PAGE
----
These days, I work from home–in a new city that doesn’t yet feel like home.

Working from home means that on average, the most human interaction I have on a daily basis is with my boyfriend, the dog, and via Gmail. I face my computer for hours on end, and sometimes walking to the mailbox or to the Dollar Store to stock up on soap feels like a mini vacation. (I know. I need to get out more.)

That’s why, when a friend of mine called last week to set up a Valentines Day visit, my heart lit up. My closest friends are no where near me. Princeton. Philly. Los Angeles. Baltimore. Even, Queens. At times, living in New Jersey feels more like living on planet Neptune. I feel isolated, and far from civilization. This friend, whom I’ve known for several years, but never had a chance to really sit down and connect with, wanted to make the trek from Brooklyn to Newark. Just to hang out. She brought me flowers. I baked banana bread. We surfed the internet, and learned more about where both of us are headed (she, to entrepreneurship and world travel, and me, even further into aimless wandering and experimentation). I gave her a tour of my ‘hood, and introduced her to the two shop owners that I’ve come to know in the last three months. Another local friend of hers came over, and the three of us chatted over baby carrots and hummus. After a few hours, they headed to the bus and the train, and I went back to my solitude.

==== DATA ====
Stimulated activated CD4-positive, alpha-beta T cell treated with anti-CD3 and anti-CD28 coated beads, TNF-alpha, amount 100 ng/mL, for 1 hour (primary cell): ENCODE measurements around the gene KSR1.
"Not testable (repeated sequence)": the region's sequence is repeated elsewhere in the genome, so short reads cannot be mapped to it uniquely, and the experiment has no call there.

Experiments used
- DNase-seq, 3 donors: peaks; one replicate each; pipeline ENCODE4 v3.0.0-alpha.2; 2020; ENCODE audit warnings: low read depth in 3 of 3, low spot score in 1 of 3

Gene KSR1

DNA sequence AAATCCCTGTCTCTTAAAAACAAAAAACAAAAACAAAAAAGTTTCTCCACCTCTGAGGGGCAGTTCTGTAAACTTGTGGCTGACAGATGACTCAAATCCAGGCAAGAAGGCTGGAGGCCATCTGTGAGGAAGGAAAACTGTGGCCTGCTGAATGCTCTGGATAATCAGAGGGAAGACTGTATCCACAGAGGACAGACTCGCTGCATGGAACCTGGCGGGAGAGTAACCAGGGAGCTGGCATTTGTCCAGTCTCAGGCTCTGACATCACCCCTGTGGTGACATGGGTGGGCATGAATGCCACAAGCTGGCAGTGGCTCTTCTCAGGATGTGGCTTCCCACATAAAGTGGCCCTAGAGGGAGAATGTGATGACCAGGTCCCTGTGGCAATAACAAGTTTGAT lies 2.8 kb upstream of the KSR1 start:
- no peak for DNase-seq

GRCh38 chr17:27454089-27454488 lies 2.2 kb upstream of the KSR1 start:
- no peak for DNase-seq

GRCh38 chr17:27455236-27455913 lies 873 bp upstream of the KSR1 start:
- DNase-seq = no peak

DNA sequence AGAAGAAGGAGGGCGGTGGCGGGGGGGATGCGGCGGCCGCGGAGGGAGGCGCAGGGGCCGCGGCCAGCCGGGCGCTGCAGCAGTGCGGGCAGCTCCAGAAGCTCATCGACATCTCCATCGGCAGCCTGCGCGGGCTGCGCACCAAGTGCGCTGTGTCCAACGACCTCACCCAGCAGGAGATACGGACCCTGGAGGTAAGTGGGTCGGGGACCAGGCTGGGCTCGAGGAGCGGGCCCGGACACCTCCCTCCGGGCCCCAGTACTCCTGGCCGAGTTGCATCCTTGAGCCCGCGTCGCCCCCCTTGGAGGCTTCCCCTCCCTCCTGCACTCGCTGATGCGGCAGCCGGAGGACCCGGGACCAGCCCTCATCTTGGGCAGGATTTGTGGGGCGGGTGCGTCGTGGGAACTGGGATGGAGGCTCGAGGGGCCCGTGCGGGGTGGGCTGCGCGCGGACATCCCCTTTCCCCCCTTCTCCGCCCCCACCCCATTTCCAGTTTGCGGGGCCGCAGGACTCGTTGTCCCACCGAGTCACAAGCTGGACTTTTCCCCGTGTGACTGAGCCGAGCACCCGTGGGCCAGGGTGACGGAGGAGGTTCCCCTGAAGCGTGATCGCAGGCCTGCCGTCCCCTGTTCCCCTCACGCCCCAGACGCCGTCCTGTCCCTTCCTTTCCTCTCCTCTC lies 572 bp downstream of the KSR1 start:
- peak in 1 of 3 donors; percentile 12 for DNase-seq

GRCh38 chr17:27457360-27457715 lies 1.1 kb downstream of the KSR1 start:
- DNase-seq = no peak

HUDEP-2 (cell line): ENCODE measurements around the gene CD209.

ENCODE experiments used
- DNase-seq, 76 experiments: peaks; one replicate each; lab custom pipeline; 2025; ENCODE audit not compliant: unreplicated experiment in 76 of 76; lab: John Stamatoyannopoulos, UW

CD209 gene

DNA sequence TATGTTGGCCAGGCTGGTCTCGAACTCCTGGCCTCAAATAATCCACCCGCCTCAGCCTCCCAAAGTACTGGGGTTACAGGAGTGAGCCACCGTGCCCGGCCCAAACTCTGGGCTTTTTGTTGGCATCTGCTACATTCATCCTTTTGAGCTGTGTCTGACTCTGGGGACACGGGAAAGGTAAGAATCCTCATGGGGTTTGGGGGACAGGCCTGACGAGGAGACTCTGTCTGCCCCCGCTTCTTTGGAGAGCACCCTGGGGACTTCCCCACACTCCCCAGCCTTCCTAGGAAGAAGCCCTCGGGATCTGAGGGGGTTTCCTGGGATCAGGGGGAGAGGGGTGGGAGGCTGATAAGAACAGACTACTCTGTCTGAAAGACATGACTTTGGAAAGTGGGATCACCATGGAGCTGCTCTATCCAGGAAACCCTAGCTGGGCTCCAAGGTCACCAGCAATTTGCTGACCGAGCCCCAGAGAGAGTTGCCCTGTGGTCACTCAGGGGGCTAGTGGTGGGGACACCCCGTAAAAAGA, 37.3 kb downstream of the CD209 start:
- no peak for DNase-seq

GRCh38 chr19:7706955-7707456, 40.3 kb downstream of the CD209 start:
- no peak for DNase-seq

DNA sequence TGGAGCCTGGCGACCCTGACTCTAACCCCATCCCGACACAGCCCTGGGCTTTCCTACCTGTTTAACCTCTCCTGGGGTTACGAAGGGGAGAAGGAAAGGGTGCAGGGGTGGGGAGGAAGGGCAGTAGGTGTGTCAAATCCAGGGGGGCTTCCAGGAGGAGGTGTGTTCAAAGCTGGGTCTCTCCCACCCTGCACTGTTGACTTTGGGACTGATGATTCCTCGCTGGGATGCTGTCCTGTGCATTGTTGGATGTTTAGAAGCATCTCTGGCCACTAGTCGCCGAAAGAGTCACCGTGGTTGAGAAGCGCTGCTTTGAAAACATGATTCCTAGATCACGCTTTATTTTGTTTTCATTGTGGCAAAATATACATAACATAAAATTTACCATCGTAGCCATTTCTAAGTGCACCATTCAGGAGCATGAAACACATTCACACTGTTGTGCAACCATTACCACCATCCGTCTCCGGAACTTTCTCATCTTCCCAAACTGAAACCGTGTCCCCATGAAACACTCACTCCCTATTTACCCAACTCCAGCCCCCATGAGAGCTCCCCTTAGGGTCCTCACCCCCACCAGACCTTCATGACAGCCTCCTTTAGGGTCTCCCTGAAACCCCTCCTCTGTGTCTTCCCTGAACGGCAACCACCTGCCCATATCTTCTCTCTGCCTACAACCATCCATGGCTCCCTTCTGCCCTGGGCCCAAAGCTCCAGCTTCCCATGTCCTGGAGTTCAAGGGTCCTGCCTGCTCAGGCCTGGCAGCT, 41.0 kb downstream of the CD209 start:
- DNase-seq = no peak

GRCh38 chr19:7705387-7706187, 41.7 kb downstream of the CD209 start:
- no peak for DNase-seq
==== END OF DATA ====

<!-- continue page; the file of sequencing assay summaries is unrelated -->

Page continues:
For the average person, my Valentines Day wasn’t anything extraordinary. But having someone take the initative to spend time with me, and get to know me, feels amazing. It let me know that I wasn’t alone. That someone, waaaaay out in Flatbush, cares for me, and supports me–even if it’s just for a day. Relationships with family and partners are completely different from friendships, and to tell the truth, I miss bonding with girl friends. I left a tight-knit group of college friends when I came to NYC in ’06 alone. Since then, I’ve met some amazing people, but have struggled to really establish consistent friendships. I know my loner tendencies have played a role, but it’s hard to form bonds once distance and schedules become factors. Once something is out of your life, it’s much easier to recognize just how important that something is. In my case, it’s comfortable, easy, fun, supportive friendships.

There’s no real point to this rant. My BK friend coming to chill on Valentines Day simply affirmed my appreciation for the people that I have in my life. And it made me want to practice being a better friend. Giving more of myself so that I can feel more from others, and less like I’m living on a desert island.

What if I made the call to make a new friend?